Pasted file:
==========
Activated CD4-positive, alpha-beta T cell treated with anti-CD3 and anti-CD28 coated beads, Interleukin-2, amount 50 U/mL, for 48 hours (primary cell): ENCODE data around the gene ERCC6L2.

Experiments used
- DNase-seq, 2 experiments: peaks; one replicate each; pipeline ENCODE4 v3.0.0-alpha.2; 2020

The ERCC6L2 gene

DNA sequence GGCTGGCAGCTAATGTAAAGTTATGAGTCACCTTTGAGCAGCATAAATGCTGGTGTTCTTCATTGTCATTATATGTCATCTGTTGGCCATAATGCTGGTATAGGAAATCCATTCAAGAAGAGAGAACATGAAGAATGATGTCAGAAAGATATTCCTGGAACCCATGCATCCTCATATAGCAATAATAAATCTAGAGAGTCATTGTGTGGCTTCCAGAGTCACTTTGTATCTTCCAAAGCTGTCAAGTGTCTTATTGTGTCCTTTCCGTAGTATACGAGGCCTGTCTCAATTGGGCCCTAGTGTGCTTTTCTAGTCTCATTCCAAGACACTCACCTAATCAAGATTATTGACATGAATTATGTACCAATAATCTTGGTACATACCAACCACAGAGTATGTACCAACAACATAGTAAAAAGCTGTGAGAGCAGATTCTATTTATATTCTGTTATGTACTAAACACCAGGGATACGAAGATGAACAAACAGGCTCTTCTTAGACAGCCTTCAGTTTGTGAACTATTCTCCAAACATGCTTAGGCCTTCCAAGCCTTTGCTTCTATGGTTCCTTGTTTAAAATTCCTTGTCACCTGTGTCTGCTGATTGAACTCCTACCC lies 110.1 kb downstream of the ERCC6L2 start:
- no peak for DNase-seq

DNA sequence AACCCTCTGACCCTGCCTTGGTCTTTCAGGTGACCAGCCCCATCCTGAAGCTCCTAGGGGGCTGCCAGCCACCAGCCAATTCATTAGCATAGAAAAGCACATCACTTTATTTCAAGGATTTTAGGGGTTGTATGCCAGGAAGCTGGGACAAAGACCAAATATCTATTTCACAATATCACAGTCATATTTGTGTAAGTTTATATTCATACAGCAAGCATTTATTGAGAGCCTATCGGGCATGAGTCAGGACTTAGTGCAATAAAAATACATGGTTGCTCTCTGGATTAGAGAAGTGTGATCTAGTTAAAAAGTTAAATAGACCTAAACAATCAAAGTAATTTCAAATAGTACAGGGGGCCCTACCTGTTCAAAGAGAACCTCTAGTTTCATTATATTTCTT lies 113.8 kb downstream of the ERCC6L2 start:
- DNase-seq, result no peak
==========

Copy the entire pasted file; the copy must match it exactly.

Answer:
Activated CD4-positive, alpha-beta T cell treated with anti-CD3 and anti-CD28 coated beads, Interleukin-2, amount 50 U/mL, for 48 hours (primary cell): ENCODE data around the gene ERCC6L2.

Experiments used
- DNase-seq, 2 experiments: peaks; one replicate each; pipeline ENCODE4 v3.0.0-alpha.2; 2020

The ERCC6L2 gene

DNA sequence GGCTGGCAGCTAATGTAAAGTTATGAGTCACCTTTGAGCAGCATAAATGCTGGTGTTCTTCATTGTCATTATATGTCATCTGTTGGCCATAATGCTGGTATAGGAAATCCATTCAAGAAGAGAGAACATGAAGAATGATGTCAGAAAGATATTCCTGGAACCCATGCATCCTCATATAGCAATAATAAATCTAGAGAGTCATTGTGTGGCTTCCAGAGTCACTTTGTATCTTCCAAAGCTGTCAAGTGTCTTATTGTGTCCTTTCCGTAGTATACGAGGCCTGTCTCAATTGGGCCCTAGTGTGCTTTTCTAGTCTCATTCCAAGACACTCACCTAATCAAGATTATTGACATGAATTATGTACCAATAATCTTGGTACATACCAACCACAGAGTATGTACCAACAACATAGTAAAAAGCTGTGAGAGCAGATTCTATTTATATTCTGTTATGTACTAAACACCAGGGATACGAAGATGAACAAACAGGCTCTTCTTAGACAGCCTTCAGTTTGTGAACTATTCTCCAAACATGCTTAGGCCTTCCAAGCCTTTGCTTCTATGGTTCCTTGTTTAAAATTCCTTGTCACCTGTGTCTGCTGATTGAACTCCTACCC lies 110.1 kb downstream of the ERCC6L2 start:
- no peak for DNase-seq

DNA sequence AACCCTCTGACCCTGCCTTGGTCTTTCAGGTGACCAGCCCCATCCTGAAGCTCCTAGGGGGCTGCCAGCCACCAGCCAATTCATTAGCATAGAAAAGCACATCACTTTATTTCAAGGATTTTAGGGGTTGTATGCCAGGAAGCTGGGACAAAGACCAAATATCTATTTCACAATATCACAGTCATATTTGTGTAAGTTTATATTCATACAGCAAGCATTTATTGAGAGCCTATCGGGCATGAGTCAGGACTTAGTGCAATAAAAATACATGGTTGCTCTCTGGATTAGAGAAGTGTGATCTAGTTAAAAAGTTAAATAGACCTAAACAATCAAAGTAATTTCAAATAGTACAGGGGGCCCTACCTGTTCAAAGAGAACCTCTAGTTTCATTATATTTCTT lies 113.8 kb downstream of the ERCC6L2 start:
- DNase-seq, result no peak